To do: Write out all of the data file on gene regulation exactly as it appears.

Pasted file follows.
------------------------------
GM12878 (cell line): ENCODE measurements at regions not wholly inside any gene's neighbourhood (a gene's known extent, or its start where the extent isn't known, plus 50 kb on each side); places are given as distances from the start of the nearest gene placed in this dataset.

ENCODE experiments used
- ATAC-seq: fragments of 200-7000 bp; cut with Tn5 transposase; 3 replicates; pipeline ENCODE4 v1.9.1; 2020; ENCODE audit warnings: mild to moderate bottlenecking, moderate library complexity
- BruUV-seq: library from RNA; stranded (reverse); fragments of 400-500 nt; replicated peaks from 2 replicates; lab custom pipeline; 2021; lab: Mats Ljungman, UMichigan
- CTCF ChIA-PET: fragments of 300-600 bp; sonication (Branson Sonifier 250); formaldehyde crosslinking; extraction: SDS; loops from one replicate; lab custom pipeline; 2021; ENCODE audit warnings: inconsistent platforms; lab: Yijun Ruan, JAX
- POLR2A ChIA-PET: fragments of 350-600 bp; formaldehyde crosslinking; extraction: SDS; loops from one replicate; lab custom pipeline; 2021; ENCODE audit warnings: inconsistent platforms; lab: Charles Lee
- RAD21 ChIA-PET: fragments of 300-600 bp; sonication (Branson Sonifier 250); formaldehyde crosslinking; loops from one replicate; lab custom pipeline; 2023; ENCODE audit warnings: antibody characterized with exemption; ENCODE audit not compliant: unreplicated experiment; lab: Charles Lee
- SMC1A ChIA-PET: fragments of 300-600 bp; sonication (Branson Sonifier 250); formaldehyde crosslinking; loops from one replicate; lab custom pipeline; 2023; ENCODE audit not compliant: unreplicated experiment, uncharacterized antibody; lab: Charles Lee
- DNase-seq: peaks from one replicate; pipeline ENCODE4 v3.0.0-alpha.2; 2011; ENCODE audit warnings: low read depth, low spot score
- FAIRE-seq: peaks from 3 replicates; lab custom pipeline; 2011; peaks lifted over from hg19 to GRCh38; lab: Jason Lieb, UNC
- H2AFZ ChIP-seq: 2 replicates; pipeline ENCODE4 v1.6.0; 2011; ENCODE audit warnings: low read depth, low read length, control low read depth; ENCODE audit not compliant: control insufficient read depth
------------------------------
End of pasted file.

GM12878 (cell line): ENCODE measurements at regions not wholly inside any gene's neighbourhood (a gene's known extent, or its start where the extent isn't known, plus 50 kb on each side); places are given as distances from the start of the nearest gene placed in this dataset.

ENCODE experiments used
- ATAC-seq: fragments of 200-7000 bp; cut with Tn5 transposase; 3 replicates; pipeline ENCODE4 v1.9.1; 2020; ENCODE audit warnings: mild to moderate bottlenecking, moderate library complexity
- BruUV-seq: library from RNA; stranded (reverse); fragments of 400-500 nt; replicated peaks from 2 replicates; lab custom pipeline; 2021; lab: Mats Ljungman, UMichigan
- CTCF ChIA-PET: fragments of 300-600 bp; sonication (Branson Sonifier 250); formaldehyde crosslinking; extraction: SDS; loops from one replicate; lab custom pipeline; 2021; ENCODE audit warnings: inconsistent platforms; lab: Yijun Ruan, JAX
- POLR2A ChIA-PET: fragments of 350-600 bp; formaldehyde crosslinking; extraction: SDS; loops from one replicate; lab custom pipeline; 2021; ENCODE audit warnings: inconsistent platforms; lab: Charles Lee
- RAD21 ChIA-PET: fragments of 300-600 bp; sonication (Branson Sonifier 250); formaldehyde crosslinking; loops from one replicate; lab custom pipeline; 2023; ENCODE audit warnings: antibody characterized with exemption; ENCODE audit not compliant: unreplicated experiment; lab: Charles Lee
- SMC1A ChIA-PET: fragments of 300-600 bp; sonication (Branson Sonifier 250); formaldehyde crosslinking; loops from one replicate; lab custom pipeline; 2023; ENCODE audit not compliant: unreplicated experiment, uncharacterized antibody; lab: Charles Lee
- DNase-seq: peaks from one replicate; pipeline ENCODE4 v3.0.0-alpha.2; 2011; ENCODE audit warnings: low read depth, low spot score
- FAIRE-seq: peaks from 3 replicates; lab custom pipeline; 2011; peaks lifted over from hg19 to GRCh38; lab: Jason Lieb, UNC
- H2AFZ ChIP-seq: 2 replicates; pipeline ENCODE4 v1.6.0; 2011; ENCODE audit warnings: low read depth, low read length, control low read depth; ENCODE audit not compliant: control insufficient read depth